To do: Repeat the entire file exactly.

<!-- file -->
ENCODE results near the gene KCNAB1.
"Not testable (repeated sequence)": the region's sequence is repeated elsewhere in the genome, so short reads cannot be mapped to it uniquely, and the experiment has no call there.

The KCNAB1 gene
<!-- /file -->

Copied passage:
ENCODE results near the gene KCNAB1.
"Not testable (repeated sequence)": the region's sequence is repeated elsewhere in the genome, so short reads cannot be mapped to it uniquely, and the experiment has no call there.

The KCNAB1 gene